Suguru, Karate Master
Strength, power, endurance.
Suguru sensei began practicing karate because he was drawn to its strength as a kid. In university, he took a trip to Okinawa for the first time. There, he visited the dojo of Joen Nakazato, the originator of Shorinjiryu Karate.
The trip to Okinawa had changed Suguru sensei’s understanding of karate. No longer was it just a competitive martial art. It suddenly had a greater meaning.
The students at Joen Nakazato’s dojo were training as if Shorinjiryu Karate was their lifestyle. The simplicity of their training had an everlasting impact on Suguru sensei and his experience with karate.
He brought what he had seen and learned in Okinawa back into his own karate practice in Tokyo. Today, Suguru sensei is bringing the values of Shorinjiryu Karate to the practice of his students and the foreigners he welcomes into his dojo. In his dojo, Suguru sensei works hard to foster internal growth and empowerment for his students.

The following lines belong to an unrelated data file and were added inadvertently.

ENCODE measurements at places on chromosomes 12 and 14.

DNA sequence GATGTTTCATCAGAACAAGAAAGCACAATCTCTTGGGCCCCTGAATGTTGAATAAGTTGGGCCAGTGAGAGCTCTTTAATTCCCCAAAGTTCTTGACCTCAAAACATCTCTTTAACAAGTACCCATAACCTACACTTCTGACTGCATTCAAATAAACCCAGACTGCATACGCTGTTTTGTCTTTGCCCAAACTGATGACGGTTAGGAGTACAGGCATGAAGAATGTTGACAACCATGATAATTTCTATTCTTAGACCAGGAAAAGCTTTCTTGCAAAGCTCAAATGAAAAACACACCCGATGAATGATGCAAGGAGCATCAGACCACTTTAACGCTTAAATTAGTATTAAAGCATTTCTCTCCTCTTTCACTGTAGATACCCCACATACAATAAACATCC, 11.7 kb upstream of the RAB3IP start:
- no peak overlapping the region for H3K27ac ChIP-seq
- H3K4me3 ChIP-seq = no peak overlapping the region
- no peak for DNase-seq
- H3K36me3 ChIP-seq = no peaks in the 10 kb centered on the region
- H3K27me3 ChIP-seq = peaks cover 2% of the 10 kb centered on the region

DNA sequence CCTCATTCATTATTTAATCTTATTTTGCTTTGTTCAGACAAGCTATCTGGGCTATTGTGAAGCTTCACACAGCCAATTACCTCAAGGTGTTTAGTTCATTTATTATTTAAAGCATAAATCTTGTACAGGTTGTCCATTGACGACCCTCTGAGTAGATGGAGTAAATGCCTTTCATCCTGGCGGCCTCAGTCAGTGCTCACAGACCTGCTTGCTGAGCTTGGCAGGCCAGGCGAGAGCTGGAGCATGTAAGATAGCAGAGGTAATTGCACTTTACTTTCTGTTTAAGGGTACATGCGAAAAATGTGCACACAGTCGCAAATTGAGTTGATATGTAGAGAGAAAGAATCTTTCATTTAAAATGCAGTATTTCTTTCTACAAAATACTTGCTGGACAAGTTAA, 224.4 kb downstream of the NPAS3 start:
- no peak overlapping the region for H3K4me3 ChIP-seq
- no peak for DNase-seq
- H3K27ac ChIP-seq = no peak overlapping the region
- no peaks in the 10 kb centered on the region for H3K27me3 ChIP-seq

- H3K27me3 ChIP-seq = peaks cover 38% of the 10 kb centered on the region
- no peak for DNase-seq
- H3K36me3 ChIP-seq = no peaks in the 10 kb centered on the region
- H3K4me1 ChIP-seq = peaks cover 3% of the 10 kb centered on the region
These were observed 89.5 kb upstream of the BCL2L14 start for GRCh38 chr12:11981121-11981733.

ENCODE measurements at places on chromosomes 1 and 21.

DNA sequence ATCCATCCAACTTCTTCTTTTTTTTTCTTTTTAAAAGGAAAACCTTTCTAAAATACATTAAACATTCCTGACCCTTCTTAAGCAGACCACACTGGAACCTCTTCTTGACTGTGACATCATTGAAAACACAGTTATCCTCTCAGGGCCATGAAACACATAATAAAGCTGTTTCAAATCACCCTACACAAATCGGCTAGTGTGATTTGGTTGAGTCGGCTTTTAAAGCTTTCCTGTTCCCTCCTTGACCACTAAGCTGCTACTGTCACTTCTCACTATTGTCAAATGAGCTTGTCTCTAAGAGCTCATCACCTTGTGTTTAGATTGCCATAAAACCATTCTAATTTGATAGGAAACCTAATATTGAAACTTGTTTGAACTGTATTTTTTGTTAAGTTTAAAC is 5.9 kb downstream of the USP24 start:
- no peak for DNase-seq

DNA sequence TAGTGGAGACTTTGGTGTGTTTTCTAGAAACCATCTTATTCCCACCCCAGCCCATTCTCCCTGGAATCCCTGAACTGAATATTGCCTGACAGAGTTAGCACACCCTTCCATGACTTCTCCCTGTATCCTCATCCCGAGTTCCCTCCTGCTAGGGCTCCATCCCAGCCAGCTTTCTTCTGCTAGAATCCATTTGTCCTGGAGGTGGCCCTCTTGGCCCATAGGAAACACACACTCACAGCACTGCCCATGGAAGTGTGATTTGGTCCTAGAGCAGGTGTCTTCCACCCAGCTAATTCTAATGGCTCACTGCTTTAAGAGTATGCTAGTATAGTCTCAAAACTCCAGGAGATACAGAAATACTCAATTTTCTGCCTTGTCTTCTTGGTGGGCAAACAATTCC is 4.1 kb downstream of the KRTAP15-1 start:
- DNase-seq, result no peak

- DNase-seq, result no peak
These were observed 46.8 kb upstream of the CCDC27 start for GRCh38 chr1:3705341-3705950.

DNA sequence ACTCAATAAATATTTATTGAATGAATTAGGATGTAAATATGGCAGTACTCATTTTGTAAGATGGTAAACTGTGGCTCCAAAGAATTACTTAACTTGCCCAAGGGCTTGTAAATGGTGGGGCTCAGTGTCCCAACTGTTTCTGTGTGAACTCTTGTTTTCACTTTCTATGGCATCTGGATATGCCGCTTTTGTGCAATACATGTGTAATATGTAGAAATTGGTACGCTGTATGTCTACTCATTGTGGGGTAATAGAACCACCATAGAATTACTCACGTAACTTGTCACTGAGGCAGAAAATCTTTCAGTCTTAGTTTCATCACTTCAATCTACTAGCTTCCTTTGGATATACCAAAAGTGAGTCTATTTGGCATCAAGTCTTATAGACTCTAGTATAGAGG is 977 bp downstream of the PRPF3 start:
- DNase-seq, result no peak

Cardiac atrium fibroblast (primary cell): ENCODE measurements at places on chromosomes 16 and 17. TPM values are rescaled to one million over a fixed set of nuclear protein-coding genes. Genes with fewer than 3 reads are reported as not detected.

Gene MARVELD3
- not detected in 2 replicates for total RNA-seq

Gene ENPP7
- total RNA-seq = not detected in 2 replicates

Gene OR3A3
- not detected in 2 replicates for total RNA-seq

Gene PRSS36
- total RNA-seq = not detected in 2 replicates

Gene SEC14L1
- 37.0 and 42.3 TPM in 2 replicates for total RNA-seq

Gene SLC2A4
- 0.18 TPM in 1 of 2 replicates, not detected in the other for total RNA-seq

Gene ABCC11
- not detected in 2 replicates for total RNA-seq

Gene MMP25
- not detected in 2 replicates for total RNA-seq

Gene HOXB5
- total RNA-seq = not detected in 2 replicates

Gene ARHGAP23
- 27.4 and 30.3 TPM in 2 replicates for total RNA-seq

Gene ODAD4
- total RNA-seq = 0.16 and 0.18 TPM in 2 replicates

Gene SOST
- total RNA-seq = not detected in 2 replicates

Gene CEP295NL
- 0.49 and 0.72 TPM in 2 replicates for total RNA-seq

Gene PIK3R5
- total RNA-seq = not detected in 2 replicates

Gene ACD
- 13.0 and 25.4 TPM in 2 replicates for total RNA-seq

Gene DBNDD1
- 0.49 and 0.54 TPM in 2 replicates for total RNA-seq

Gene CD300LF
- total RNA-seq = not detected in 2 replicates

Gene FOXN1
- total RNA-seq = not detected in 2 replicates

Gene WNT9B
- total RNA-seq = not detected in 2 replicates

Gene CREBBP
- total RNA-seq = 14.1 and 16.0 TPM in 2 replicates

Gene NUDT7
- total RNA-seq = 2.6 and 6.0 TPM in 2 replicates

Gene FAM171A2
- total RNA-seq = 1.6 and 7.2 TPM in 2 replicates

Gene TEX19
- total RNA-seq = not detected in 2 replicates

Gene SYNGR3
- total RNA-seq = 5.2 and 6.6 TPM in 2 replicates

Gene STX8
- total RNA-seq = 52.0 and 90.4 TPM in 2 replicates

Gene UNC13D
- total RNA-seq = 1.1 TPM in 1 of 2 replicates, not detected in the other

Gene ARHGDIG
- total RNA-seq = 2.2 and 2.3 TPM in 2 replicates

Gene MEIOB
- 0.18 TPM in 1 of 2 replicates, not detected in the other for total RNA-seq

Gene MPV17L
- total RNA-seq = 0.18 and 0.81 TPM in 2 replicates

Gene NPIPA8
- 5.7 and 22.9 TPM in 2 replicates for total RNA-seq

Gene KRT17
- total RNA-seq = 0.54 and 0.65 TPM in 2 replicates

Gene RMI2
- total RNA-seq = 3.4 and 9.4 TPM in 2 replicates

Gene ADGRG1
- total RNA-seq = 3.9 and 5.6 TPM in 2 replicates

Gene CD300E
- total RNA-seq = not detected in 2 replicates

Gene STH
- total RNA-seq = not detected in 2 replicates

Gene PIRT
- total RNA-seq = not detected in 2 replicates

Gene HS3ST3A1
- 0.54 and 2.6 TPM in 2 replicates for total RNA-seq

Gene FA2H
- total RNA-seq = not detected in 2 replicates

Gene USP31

A lot of what was lost from modern day karate can still be found in Shorinjiryu Karate. It focus on self defense instead of competition, which is a key component that distinguishes Shorinjiryu Karate from other karate forms. Also, the martial art’s focus on individualization means that training happens in smaller classes.
Train at your own pace and see the beauty of Shorinjiryu Karate for yourself at Suguru sensei’s dojo.